After a long hiatus (also known as a very busy time when the supervising Pastor goes on holidays and family comes to visit) I am continuing my series of reflections on the Minor Prophets, coming now to Habakkuk. I know you probably thought that I had forgotten but I haven’t! Every time I post on this site, I’ve been reminded that I need to finish up what I started. So here we go.
I must confess that Habakkuk was a bit of an odd book for me understand, I couldn’t quite get a handle on it for the longest time. The book of Habakkuk is comprised of two complaints from the prophet Habakkuk and then two answers given by God.
The first complaint regards the violence and destruction the people of Judah do against the righteous, or the faithful of Judah. Habakkuk says that the wicked surround the righteous and justice goes forth perverted (1:4). In a way it doesn’t sound all that different from the stories that we sometimes hear today, where people will go through the courts, or the Human Rights Tribunals here in Canada, to sue or punish Christians for preaching God’s Word. The faithful Christian preacher is punished for being a Christian and delivering God’s message which condemns sin and delivers the forgiveness given through Christ. It may be that the faithful Jews are being prosecuted for remaining faithful to Yahweh and proclaiming God’s Word to the people, which would condemn their unfaithfulness. Like the faithful Jews of that time, we might look to God and say, “What are you doing? Don’t you see that justice is being perverted and the gospel is being impeded by these wicked men?” And rather than trust in God and His will for us and rejoice in our suffering as Christians, as Peter tells us to do (1 Peter 4), we doubt and question our God and whether He really has everything under control and whether He really does care for us. “He promised blessings if we followed His covenant, where are they,” we might ask, arrogant of our wickedness and sin and thinking ourselves so great as to deserve those blessings.
God answers the complaint by saying that those who punish the righteous will be brought to justice through Babylon who will be much more violent and wicked than Judah. So, God is going to punish Judah by using a nation that is even worse against them…I think you might be able to see some of my difficulty as I read the book. God will punish the wicked by putting them under the heel of the even more wicked. I sense a cycle beginning to form. Sort of. What God is making clear is that the wickedness of Judah, the wickedness of Babylon and the wickedness of the world will all be punished for their sins. Where we might wonder just what God is doing and whether He is actually going to do anything, God is active and at work in the world, judging and punishing the world for their sins. I know, not the greatest comfort but it gets better.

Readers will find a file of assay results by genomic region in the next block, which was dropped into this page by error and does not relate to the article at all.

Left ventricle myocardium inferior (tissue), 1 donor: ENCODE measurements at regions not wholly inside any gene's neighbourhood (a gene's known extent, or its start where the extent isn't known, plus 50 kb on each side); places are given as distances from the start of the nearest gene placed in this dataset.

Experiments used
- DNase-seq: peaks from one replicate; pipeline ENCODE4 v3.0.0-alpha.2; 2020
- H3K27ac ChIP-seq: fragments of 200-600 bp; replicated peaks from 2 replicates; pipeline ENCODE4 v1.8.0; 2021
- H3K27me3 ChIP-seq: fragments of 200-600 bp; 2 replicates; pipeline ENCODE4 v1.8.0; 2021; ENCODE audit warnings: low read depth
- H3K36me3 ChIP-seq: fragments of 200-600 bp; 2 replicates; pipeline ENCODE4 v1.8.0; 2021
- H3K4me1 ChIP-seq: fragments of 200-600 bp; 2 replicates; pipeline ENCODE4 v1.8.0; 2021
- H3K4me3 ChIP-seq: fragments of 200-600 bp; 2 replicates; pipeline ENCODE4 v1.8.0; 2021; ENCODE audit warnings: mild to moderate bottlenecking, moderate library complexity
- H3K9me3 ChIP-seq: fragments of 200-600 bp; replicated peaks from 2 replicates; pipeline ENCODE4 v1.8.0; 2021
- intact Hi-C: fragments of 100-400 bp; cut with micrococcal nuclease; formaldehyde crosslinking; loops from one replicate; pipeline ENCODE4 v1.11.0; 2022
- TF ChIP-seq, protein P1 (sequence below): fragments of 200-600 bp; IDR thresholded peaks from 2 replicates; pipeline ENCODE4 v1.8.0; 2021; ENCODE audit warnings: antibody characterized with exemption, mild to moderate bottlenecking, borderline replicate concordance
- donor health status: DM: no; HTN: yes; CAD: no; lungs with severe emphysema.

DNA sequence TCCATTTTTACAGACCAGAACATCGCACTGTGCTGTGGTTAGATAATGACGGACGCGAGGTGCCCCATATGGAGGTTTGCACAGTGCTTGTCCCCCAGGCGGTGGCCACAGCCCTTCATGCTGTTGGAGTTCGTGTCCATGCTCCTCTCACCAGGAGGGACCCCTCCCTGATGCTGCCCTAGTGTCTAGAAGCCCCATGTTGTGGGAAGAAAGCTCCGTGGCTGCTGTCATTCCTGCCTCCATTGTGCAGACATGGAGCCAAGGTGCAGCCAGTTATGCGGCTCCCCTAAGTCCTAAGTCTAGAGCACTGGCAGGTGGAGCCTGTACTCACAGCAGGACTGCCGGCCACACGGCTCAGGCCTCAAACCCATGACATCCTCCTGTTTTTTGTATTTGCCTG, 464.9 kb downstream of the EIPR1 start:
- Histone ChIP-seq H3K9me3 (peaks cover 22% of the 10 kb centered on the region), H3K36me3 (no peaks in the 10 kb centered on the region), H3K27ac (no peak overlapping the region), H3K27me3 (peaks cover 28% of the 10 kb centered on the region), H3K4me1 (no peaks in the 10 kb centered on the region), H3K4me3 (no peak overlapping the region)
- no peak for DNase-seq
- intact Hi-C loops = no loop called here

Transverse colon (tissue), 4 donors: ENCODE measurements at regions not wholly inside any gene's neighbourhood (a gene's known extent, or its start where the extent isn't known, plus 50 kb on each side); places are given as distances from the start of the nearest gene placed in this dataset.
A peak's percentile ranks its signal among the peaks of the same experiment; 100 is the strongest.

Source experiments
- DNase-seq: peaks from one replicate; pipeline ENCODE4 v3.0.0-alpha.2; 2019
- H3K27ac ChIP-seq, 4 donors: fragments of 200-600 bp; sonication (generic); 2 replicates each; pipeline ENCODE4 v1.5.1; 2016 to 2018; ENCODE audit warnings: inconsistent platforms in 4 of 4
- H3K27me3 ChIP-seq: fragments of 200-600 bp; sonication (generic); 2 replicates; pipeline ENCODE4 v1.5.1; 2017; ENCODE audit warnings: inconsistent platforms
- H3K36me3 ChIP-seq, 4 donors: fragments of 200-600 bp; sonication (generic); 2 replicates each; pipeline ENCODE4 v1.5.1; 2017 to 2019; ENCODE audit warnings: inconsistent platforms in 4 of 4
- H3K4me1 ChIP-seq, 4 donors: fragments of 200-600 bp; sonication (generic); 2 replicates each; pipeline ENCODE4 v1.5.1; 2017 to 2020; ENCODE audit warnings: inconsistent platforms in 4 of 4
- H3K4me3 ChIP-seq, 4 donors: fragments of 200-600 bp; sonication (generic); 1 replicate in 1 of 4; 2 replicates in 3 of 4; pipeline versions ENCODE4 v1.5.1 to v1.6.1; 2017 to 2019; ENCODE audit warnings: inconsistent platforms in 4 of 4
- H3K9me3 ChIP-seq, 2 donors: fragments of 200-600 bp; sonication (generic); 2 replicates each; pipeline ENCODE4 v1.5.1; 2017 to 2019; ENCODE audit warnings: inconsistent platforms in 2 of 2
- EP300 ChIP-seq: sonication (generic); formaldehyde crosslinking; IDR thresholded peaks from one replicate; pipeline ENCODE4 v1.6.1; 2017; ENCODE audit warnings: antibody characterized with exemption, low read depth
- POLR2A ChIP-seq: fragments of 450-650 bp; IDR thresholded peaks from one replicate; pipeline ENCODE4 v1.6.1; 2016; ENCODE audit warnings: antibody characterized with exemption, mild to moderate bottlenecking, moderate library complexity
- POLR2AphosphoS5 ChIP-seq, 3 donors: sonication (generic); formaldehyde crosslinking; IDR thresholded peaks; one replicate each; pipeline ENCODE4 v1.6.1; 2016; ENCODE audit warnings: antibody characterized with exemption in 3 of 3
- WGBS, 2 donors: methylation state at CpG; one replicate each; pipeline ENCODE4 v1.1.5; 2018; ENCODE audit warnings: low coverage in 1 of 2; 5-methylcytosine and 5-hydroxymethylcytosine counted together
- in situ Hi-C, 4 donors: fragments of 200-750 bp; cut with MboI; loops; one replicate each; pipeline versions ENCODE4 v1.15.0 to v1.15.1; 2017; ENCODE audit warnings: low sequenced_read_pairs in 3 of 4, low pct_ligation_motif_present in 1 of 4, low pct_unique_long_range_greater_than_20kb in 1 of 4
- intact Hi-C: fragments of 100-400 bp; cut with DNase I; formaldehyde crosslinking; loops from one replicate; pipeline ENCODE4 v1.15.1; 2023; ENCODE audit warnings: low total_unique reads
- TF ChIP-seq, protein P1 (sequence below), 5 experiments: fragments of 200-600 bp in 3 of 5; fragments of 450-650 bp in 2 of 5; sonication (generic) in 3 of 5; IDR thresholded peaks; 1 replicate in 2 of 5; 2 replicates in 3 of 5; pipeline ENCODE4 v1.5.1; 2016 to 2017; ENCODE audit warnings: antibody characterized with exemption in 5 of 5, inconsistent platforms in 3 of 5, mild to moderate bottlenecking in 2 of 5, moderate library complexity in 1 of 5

The second complaint is related to the first, because with all this wickedness and corrupt justice going on it can seem like God is just looking on idly while the traitors and the wicked swallow up the righteous (1:13). God answers the complaint with one of most famous verses in Paul’s writing, “the righteous shall live by faith.” That by faith God’s people will overcome the injustice and suffering and rejoice in their Lord who has promised them the victory over this world and sin. Habakkuk tells the people that now is not the appropriate time for all of this to come true yet, the vision of the righteous reigning over earth hasn’t happened yet. It’s still not the appropriate time, but the injustice of the world won’t stop it from coming. There will be a time when God will swallow up wickedness and His people will reign in righteousness. That time is both now and not yet. Through His Son, Jesus Christ, God has taken the wickedness of the world upon Himself on the cross and died for it all. He defeated sin and wickedness and rose from the dead to proclaim His victory and declare that we too will share in His reign. Jesus will return to complete His victory over wickedness, to defeat the greatest wickedness of the world—death—and call His people forth from the grave.
In His wrath on the world, as His judgement destroys this sinful world and all sinners who refuse the forgiveness of Christ, He will remember His mercy for His people. He will save us from the judgement, since Christ has already gone through it for us and has covered us with His righteousness. This is the great comfort Habakkuk offers and ends his book with prayer and rejoicing to God for the great gift of our salvation in times of suffering. That nothing can steal His salvation away from us and that in our suffering we can trust in Him who gives us the victory in Christ Jesus. Thanks be to God!